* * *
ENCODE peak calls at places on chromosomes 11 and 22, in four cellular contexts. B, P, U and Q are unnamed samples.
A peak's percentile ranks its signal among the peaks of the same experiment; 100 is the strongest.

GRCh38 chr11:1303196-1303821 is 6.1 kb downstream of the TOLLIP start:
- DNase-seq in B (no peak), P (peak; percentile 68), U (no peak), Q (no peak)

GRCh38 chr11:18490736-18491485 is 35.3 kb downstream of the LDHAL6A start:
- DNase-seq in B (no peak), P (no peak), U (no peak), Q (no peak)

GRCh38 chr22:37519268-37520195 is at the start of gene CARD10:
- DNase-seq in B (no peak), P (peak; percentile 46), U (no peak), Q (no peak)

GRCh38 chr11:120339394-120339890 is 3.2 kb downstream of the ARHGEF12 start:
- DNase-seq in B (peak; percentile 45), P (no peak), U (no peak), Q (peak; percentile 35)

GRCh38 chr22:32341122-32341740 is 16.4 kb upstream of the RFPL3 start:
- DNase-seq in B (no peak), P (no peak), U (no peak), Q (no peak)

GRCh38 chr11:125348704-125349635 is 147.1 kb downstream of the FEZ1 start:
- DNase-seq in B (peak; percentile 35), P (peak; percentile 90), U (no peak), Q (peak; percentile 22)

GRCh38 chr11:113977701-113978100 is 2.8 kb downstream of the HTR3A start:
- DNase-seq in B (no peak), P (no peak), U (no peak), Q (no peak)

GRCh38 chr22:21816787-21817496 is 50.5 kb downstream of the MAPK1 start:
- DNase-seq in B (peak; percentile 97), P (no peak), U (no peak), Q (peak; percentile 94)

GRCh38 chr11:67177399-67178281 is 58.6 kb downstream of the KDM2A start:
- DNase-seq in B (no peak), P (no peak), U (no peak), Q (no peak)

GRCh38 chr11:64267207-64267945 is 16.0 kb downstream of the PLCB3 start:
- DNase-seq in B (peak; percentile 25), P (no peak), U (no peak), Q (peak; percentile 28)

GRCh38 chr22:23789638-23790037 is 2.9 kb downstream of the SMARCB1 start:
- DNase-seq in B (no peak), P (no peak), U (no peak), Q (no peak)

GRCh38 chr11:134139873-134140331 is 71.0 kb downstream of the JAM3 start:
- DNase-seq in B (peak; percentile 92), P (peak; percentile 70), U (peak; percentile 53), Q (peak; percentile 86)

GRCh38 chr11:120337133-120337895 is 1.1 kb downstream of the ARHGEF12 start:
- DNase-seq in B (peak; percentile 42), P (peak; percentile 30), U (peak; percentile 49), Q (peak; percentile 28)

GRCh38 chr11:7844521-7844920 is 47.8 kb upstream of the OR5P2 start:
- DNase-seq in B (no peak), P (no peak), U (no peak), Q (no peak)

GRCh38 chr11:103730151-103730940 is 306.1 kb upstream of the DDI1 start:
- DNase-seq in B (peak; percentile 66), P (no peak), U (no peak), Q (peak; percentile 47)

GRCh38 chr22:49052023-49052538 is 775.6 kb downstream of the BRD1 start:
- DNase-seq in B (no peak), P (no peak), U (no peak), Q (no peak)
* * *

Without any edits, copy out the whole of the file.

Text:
ENCODE peak calls at places on chromosomes 11 and 22, in four cellular contexts. B, P, U and Q are unnamed samples.
A peak's percentile ranks its signal among the peaks of the same experiment; 100 is the strongest.

GRCh38 chr11:1303196-1303821 is 6.1 kb downstream of the TOLLIP start:
- DNase-seq in B (no peak), P (peak; percentile 68), U (no peak), Q (no peak)

GRCh38 chr11:18490736-18491485 is 35.3 kb downstream of the LDHAL6A start:
- DNase-seq in B (no peak), P (no peak), U (no peak), Q (no peak)

GRCh38 chr22:37519268-37520195 is at the start of gene CARD10:
- DNase-seq in B (no peak), P (peak; percentile 46), U (no peak), Q (no peak)

GRCh38 chr11:120339394-120339890 is 3.2 kb downstream of the ARHGEF12 start:
- DNase-seq in B (peak; percentile 45), P (no peak), U (no peak), Q (peak; percentile 35)

GRCh38 chr22:32341122-32341740 is 16.4 kb upstream of the RFPL3 start:
- DNase-seq in B (no peak), P (no peak), U (no peak), Q (no peak)

GRCh38 chr11:125348704-125349635 is 147.1 kb downstream of the FEZ1 start:
- DNase-seq in B (peak; percentile 35), P (peak; percentile 90), U (no peak), Q (peak; percentile 22)

GRCh38 chr11:113977701-113978100 is 2.8 kb downstream of the HTR3A start:
- DNase-seq in B (no peak), P (no peak), U (no peak), Q (no peak)

GRCh38 chr22:21816787-21817496 is 50.5 kb downstream of the MAPK1 start:
- DNase-seq in B (peak; percentile 97), P (no peak), U (no peak), Q (peak; percentile 94)

GRCh38 chr11:67177399-67178281 is 58.6 kb downstream of the KDM2A start:
- DNase-seq in B (no peak), P (no peak), U (no peak), Q (no peak)

GRCh38 chr11:64267207-64267945 is 16.0 kb downstream of the PLCB3 start:
- DNase-seq in B (peak; percentile 25), P (no peak), U (no peak), Q (peak; percentile 28)

GRCh38 chr22:23789638-23790037 is 2.9 kb downstream of the SMARCB1 start:
- DNase-seq in B (no peak), P (no peak), U (no peak), Q (no peak)

GRCh38 chr11:134139873-134140331 is 71.0 kb downstream of the JAM3 start:
- DNase-seq in B (peak; percentile 92), P (peak; percentile 70), U (peak; percentile 53), Q (peak; percentile 86)

GRCh38 chr11:120337133-120337895 is 1.1 kb downstream of the ARHGEF12 start:
- DNase-seq in B (peak; percentile 42), P (peak; percentile 30), U (peak; percentile 49), Q (peak; percentile 28)

GRCh38 chr11:7844521-7844920 is 47.8 kb upstream of the OR5P2 start:
- DNase-seq in B (no peak), P (no peak), U (no peak), Q (no peak)

GRCh38 chr11:103730151-103730940 is 306.1 kb upstream of the DDI1 start:
- DNase-seq in B (peak; percentile 66), P (no peak), U (no peak), Q (peak; percentile 47)

GRCh38 chr22:49052023-49052538 is 775.6 kb downstream of the BRD1 start:
- DNase-seq in B (no peak), P (no peak), U (no peak), Q (no peak)